Taylor Soule is a blogger, editor and nonprofit communicator. You can follow her on Twitter @TaylorOSoule. -promoted by desmoinesdem
After reading The Washington Post’s profile of Mike Pence’s wife, Karen, I struggled to focus my reaction to his refusal to eat alone with women outside his marriage. Sure, it astounded me that a man could be successful — Vice President of the United States — despite excluding women in such a profound, sweeping way. But at its core, I found myself remembering a dizzying swirl of moments and microaggressions, each rooted in the notion that women are inherently distractions — not people, let alone professionals.
I got in trouble at church camp for forgetting a T-shirt to wear over my one-piece swimsuit. “You’ll distract the boys from focusing on Jesus,” a counselor explained. I was 8. There was the time the boys in one of my high school classes “rated” the girls on attractiveness during a school trip. I later learned I was not rated highly. I remember crying, feeling badly that I even cared, then crying again.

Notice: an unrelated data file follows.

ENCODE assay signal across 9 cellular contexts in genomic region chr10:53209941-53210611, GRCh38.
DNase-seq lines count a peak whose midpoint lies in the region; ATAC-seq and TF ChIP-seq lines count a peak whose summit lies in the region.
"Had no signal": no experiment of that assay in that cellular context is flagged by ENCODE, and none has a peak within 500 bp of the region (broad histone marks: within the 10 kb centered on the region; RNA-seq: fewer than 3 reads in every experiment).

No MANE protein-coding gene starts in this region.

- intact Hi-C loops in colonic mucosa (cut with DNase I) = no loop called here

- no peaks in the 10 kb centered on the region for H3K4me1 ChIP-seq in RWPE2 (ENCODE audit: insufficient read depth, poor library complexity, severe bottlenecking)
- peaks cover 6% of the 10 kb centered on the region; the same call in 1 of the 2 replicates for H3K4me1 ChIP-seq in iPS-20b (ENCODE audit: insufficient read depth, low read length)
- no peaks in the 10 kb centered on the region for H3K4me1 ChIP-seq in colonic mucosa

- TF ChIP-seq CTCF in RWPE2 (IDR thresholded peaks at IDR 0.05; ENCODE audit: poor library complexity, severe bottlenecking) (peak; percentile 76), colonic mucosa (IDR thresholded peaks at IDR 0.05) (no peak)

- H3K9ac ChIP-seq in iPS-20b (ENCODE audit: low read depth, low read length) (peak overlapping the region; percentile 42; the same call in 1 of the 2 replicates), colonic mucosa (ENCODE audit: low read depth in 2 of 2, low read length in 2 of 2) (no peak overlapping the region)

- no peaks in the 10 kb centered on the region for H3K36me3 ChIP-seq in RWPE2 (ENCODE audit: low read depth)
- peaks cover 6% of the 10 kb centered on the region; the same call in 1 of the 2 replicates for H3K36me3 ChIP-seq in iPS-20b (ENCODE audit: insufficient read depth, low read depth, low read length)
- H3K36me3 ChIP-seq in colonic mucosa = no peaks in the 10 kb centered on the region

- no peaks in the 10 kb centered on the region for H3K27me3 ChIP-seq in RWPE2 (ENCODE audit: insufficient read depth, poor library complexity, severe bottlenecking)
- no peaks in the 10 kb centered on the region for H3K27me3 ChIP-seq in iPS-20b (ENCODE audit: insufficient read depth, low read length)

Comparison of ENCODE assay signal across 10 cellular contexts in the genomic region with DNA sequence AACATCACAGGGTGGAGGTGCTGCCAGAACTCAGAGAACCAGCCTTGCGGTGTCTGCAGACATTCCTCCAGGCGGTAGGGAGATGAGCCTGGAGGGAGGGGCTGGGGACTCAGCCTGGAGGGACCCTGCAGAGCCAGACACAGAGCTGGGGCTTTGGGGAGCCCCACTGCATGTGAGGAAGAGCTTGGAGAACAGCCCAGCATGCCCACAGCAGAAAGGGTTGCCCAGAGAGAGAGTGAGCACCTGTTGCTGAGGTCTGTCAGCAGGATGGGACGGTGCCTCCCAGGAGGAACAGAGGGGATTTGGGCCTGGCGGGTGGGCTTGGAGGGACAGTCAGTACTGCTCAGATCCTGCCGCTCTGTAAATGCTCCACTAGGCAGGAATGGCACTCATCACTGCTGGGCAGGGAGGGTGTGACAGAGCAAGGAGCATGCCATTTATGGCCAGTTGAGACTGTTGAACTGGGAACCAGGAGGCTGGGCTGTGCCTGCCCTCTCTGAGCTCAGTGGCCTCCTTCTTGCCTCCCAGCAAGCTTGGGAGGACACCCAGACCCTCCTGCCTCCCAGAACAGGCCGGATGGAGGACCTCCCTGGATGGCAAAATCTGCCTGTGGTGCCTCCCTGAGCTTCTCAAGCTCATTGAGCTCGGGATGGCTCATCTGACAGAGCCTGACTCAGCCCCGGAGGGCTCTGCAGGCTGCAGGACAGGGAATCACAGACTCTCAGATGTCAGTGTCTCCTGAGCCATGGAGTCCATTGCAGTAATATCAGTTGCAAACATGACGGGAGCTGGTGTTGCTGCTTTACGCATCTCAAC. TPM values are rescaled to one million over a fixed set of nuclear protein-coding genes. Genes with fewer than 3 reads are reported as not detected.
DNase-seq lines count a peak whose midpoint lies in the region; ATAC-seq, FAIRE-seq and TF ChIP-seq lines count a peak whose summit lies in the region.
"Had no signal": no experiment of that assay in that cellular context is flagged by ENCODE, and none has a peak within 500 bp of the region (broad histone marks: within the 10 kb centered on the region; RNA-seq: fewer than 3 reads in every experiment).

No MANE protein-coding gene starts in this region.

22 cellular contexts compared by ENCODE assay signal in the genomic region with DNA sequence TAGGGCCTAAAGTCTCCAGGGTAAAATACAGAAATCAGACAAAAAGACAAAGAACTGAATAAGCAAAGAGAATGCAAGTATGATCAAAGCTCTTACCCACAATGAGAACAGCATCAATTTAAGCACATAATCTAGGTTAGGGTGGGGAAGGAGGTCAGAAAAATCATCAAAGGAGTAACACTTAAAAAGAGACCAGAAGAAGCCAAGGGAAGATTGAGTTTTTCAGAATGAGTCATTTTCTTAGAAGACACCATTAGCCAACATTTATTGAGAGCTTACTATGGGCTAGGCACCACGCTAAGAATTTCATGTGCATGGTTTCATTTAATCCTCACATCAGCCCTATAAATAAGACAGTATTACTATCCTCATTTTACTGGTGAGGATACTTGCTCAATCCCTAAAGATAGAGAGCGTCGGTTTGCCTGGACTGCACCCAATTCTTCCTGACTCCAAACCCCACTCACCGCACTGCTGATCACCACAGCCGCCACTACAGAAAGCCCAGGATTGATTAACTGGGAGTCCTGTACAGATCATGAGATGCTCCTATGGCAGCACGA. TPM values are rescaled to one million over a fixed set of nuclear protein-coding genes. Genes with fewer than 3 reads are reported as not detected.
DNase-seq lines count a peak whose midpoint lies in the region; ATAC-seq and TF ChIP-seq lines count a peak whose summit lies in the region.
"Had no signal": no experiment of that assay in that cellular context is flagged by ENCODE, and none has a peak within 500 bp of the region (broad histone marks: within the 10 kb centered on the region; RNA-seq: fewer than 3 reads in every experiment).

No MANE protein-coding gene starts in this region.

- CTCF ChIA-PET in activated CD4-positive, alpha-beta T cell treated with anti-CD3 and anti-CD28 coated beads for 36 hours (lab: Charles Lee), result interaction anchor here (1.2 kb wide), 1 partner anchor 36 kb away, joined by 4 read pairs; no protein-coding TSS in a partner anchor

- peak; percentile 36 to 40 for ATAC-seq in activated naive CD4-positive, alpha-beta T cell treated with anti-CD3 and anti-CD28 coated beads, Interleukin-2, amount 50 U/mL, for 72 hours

Sexist camp and school dress codes extend into young adulthood and finally, the workplace, where teenage boys often grow into misogynistic men who can’t perceive of women as anything but irresistible objects. There are implications of Pence’s refusal that could each encompass a blog post on its own: how it hurts women’s careers, perpetuation of rape culture, the reality that a woman could not be successful if she chose to exclude men from solo meetings in a similar vein.
But I am here because I’m still fighting to prove I’m not a distraction — from someone’s marriage, from religious beliefs, from anything else. That women are not distractions. We are colleagues and collaborators with ideas that too often go unheard.
I’m years removed from the incidents at church camp and on the bus during that school trip. I’m 24 now, I have two bachelor’s degrees and I’m headed to law school in the fall to start my J.D. I’ve been working at a nonprofit I love for nearly three years as a dedicated social media manager and communicator.
Yet I can’t get so many of the little, misogynistic microaggressions out of my head; they still impact my self-esteem and sometimes even wake me up in the middle of the night, where nightmares take me back to the church camp swimming pool, the back of the school bus. To this day, these hurtful moments distract me from my work, my writing, my self-worth; they cut into my productivity by making me second guess myself at every turn.
I don’t have time for distractions. I have blog posts to write, another half marathon to run and a law degree to get, among other plans. And I certainly don’t have time for someone who thinks I — and more than half of his constituents — are a distraction.